Cargill shelves omega-3 (for now)

By Shane Starling

- Last updated on GMT

Related tags: Cargill

Biotech giant, Cargill, has ceased work on its nascent fish oil-sourced omega-3 offering less than two years after it debuted with a high-profile launch in May, 2007.

The ingredient was conspicuous by its absence at the recent Expo West trade show in Anaheim and afterwards a Cargill spokesperson contacted by NutraIngredients-USA.com said the unbranded ingredient was “no longer under development” ​as the company focused its healthy nutrient efforts on some of its other offerings such as phytosterols, inulin, alternative sweeteners, beta-glucan and ARA (arachidonic acid).

“We are not pushing omega-3 right now,”​ the Cargill spokesperson said. “It is a good product but it is still in the development stage and we are retrenching our efforts to focus on other aspects of our portfolio.”

He said the ingredient’s temporary shelving should not be considered a failure because “it takes a long time to bring an ingredient to market”​ and development processes varied in the manner of their execution.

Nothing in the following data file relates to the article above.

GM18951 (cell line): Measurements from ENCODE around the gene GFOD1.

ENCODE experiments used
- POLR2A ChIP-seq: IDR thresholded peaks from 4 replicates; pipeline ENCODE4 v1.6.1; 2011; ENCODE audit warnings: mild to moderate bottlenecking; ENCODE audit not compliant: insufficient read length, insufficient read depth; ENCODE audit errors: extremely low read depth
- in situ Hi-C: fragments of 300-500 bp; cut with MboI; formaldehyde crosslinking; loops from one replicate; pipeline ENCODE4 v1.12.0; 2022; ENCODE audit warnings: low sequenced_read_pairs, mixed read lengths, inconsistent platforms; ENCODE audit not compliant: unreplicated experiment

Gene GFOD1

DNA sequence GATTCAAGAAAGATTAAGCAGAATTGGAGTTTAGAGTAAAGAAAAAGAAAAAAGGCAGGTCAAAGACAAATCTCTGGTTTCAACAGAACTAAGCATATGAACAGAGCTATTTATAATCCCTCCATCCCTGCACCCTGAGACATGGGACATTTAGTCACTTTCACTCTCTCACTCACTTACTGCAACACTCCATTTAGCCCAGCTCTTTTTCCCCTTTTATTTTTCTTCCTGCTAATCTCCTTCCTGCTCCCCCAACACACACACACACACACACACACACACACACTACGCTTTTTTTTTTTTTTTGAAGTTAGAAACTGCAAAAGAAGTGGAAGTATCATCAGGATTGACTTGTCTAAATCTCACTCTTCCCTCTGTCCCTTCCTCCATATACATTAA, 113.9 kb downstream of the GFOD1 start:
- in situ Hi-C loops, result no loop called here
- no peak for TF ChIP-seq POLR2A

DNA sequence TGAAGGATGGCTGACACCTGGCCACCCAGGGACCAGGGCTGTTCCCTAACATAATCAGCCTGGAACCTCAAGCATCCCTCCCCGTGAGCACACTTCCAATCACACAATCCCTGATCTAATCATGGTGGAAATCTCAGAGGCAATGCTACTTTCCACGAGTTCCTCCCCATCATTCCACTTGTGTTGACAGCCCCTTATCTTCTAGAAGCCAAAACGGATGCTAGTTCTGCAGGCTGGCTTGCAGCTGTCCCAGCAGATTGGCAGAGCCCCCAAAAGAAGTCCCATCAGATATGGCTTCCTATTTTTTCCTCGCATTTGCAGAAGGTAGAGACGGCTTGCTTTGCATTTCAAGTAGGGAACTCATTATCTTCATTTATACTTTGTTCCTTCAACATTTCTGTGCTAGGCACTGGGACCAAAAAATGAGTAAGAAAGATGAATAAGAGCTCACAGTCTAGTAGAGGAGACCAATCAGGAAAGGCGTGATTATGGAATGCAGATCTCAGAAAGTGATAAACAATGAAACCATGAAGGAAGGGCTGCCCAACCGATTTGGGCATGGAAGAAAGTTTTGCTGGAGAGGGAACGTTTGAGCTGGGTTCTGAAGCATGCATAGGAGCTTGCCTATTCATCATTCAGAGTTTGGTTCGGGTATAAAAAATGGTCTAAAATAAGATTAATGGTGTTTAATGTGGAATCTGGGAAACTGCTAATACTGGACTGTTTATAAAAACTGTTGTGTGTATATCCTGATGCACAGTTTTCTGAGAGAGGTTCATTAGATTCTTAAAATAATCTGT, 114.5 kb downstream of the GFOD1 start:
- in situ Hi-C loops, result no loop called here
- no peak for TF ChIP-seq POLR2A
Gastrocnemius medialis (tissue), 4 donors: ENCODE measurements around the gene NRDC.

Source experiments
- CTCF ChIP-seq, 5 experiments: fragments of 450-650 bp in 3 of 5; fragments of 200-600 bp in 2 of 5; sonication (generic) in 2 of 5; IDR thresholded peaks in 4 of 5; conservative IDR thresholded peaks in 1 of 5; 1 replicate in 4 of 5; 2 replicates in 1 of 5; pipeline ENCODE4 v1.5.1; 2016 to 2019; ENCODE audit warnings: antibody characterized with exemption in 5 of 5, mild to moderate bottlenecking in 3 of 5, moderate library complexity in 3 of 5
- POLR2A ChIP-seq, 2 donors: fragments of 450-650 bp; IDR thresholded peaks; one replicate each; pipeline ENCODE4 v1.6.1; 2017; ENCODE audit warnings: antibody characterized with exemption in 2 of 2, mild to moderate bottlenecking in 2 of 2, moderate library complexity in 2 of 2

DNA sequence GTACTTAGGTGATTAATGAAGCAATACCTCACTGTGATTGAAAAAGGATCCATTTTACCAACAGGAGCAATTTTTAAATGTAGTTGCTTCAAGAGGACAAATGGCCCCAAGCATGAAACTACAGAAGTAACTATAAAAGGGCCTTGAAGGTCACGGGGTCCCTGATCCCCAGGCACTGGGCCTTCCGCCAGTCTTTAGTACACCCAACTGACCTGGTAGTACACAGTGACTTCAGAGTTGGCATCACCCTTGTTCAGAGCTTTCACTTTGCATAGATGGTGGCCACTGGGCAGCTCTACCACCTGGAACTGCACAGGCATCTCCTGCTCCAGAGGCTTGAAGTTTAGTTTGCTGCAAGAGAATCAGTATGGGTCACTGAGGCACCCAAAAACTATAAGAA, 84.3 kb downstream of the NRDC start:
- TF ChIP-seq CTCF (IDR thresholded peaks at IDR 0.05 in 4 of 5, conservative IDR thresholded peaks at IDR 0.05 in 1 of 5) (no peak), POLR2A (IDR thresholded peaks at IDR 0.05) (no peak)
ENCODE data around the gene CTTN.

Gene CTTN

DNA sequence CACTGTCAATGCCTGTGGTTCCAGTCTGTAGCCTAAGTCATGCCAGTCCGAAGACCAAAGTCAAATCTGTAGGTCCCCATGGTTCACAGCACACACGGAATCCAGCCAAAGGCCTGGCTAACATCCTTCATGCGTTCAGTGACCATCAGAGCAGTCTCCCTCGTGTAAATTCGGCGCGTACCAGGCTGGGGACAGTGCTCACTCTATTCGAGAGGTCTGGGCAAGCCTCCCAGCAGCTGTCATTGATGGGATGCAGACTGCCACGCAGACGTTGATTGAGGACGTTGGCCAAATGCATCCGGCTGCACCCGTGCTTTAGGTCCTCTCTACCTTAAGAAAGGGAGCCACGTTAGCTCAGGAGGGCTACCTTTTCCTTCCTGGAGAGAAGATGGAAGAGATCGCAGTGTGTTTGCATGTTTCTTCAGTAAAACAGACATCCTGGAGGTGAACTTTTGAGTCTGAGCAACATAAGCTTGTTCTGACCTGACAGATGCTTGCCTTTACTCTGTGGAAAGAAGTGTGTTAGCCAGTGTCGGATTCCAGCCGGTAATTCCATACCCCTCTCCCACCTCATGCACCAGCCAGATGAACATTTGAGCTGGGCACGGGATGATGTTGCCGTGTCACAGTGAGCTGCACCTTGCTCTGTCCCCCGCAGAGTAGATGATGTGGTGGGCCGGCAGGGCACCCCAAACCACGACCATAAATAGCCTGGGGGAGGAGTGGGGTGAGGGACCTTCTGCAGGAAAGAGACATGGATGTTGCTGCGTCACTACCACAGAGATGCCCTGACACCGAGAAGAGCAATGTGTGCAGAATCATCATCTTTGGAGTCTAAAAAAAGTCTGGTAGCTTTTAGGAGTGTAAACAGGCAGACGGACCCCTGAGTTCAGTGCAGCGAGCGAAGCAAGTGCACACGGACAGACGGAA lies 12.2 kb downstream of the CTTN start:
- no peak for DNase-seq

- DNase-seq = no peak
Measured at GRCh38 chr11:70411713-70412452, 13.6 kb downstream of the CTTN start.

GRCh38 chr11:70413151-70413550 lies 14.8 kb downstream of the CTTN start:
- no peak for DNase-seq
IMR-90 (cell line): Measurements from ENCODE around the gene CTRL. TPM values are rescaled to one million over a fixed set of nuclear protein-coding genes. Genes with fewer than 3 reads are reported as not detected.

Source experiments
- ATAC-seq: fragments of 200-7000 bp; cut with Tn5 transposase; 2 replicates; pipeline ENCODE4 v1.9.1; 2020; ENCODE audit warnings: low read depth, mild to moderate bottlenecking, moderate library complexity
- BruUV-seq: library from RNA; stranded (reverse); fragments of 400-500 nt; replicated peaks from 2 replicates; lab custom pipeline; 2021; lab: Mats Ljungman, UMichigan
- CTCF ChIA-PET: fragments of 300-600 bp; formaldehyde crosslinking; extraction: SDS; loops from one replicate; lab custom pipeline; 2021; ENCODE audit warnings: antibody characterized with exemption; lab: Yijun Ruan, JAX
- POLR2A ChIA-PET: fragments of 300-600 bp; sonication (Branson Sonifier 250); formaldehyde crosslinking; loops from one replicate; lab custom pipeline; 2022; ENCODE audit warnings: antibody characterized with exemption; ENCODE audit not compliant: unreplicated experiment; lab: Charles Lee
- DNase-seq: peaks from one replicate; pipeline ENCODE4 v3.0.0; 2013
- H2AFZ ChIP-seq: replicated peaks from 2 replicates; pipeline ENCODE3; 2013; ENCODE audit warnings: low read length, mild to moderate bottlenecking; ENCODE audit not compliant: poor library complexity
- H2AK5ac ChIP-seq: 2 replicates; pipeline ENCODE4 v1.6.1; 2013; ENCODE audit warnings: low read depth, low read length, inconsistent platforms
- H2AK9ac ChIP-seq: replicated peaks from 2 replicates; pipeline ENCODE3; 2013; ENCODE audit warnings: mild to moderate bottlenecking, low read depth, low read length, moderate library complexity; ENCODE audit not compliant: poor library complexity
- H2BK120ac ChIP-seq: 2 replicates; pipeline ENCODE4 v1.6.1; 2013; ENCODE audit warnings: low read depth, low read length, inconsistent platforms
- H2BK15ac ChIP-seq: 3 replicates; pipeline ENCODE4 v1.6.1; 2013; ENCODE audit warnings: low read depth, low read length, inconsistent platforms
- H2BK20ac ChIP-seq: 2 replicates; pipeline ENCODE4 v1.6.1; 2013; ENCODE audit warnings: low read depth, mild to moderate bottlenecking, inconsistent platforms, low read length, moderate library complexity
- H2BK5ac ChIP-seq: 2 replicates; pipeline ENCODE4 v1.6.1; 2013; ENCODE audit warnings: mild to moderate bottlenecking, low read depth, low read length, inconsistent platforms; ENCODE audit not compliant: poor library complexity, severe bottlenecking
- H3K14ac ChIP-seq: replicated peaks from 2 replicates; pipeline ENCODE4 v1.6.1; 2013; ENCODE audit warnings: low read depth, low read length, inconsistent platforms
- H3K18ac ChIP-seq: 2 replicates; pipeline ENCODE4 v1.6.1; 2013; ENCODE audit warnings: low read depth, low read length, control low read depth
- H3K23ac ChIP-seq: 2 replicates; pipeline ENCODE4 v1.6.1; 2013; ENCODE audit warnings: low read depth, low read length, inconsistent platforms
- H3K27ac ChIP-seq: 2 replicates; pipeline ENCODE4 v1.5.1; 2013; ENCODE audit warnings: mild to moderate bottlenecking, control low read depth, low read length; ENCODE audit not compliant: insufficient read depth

A similarly long process was apparent with Cargill’s branded beta-glucan ingredient, Barliv, which debuted in a US pear juice last week after several years in development.

Slipping the net

Cargill’s decision arrives at a time when the omega-3 supply market is growing at​24.3 per cent annually, and set to be valued at $1.6bn by 2014, according to analyst, Frost & Sullivan.

When Cargill launched the ingredient at the 2007 Vitafoods trade show in Geneva, Switzerland, to much hoopla, there was concern among existing omega-3 players that the ingredients giant would quickly become a big fish in the area.

It employed an omega-3 product manager and played up its green sourcing and formulation potential but the fears have, until now, proven unfounded despite a climate where scientific backing for the ingredient’s heart, brain and other health benefits has continued to mount, along with consumer interest.

Cargill’s preliminary studies showed doses up to 150mg per serving could be economically added to a wide variety of foods and beverages with no discernible change in flavor or shelf life. But technology advances mean such levels have become more common across the food industry.

At the time of its launch, Cargill product manager, Dave Lewis, stated the company was attempting to resolve such formulation issues with its ingredient that was sourced from trout and saithe and offered a 1:1 EPA/DHA ratio. It said it was focusing on breads and yogurts as well as other applications.

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